Always conduct seal tests with empty packages. This allows the sterilization effect on the package seal to be independently evaluated. There are many reported cases where package design has been changed unnecessarily because there was not independent testing of the seal. In essence, if the seal is not tested independently and the transit test fails, the customer will not know if the failure was caused by the seal design or the impact of the product. Costs are increased because tests must be repeated, and product is wasted. Similarly, testing full packages increases the volume of product that needs to be manufactured for the test.

Seal tests can involve several ASTM test methods with the most popular being the bubble leak test, visual seal inspection, and peel strength testing. These tests are performed after both accelerated and real-time stability testing. The FDA will accept accelerated shelf life testing as long as real-time testing is completed in parallel. The desired shelf life dramatically impacts the cost of the test due to the sample size and test time required.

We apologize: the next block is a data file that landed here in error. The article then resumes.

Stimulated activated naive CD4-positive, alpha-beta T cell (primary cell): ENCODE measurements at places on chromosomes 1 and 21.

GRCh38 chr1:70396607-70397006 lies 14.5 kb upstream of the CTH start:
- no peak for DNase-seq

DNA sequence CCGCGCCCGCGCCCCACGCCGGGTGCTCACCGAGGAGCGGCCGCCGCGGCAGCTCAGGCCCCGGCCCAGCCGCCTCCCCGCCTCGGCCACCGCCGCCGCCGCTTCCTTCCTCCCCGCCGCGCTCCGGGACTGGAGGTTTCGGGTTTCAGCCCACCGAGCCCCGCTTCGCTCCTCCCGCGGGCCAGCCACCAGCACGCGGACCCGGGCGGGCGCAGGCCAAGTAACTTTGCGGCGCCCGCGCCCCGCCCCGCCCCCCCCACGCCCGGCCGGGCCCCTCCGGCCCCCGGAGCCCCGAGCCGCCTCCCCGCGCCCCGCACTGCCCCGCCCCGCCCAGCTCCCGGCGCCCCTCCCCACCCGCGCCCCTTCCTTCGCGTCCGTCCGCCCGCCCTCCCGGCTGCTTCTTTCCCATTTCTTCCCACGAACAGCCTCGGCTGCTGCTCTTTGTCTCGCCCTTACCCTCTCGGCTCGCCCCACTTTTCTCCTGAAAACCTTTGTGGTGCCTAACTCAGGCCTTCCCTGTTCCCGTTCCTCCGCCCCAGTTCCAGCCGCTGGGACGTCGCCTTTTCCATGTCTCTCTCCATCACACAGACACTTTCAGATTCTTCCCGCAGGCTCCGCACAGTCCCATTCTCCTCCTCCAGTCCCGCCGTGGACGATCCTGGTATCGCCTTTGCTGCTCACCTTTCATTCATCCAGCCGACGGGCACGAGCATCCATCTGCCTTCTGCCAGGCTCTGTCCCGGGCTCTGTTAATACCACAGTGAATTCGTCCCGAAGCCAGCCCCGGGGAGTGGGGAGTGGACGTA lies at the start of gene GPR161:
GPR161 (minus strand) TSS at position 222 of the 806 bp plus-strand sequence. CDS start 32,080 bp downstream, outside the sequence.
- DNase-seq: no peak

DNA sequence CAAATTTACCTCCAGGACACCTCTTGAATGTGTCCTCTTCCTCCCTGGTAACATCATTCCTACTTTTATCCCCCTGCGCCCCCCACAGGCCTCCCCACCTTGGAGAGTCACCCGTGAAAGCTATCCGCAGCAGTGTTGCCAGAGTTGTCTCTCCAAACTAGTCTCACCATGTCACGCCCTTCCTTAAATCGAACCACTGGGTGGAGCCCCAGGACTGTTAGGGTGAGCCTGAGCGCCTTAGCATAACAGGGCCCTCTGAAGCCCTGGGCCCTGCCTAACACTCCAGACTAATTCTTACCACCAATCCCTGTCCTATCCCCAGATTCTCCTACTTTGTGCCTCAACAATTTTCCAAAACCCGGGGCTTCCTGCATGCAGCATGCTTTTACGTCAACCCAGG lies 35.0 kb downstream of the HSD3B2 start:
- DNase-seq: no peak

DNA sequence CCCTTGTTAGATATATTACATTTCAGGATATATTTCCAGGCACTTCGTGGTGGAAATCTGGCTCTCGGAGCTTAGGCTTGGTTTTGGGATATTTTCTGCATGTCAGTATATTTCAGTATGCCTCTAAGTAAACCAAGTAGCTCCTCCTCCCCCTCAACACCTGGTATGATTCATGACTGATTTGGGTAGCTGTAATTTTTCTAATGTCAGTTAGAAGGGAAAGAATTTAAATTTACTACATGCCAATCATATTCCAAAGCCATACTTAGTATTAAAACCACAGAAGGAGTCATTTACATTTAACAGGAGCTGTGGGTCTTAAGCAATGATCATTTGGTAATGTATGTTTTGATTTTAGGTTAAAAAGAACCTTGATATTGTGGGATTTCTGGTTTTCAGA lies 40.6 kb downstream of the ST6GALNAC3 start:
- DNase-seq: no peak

Accelerated shelf life testing allows the product to be launched more quickly and can be critical to supporting clinical trials. A one-year shelf life label can be accomplished in just 46 days of accelerated aging; this is adequate for clinical testing. Two types of stability tests must occur: tests on the seal design and tests to ensure the packaged device does not negatively impact the seal. The medical device must also be tested to ensure its functionality is acceptable for each point of shelf life testing (1 yr., 2 yr., etc.).

7. Sterilization Validation

There are two main methods of validating medical device sterilization.

First is validating the desired load size for ongoing production. This method requires that the planned batch size be validated as a group. For example, a four-pallet Eto chamber process can be validated with four pallets of packaged product or a smaller amount of packaged product with dunnage that simulates the density of the larger load. This can be an impractical method for new product launches because it often requires more product to be produced than needed for initial market launch.

The second popular method is “single lot release.” This is accomplished by sterilizing three separate smaller lots of product and then performing a retrospective study to create a validated sterilization process. All three lots must be processed within one year. The single-lot release is a sterilization verification method — not a validation method — because each lot is tested to verify its sterility. This is often more expensive than validating a larger load but is often the most practical approach.